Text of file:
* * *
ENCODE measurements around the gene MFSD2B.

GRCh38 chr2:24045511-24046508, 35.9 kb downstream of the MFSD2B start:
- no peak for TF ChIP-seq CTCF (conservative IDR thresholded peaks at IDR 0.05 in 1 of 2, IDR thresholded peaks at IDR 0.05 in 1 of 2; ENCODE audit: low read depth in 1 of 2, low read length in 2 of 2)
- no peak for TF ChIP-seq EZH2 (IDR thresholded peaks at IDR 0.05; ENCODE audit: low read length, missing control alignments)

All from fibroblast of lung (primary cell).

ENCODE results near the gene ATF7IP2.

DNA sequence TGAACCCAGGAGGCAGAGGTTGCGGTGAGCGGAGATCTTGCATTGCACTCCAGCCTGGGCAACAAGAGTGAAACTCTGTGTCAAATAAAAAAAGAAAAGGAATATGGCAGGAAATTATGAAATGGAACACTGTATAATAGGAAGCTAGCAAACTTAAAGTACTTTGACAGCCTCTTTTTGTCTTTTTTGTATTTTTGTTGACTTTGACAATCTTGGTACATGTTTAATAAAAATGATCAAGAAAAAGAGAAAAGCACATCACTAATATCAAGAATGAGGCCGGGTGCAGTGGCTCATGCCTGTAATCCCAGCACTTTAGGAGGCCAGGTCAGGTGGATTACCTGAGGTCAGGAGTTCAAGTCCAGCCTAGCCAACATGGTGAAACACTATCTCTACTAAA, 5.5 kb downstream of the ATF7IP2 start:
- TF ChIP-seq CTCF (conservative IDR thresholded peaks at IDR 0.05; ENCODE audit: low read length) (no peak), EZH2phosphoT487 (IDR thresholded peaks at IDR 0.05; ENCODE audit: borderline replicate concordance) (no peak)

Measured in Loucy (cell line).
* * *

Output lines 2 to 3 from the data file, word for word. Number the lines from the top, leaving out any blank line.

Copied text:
GRCh38 chr2:24045511-24046508, 35.9 kb downstream of the MFSD2B start:
- no peak for TF ChIP-seq CTCF (conservative IDR thresholded peaks at IDR 0.05 in 1 of 2, IDR thresholded peaks at IDR 0.05 in 1 of 2; ENCODE audit: low read depth in 1 of 2, low read length in 2 of 2)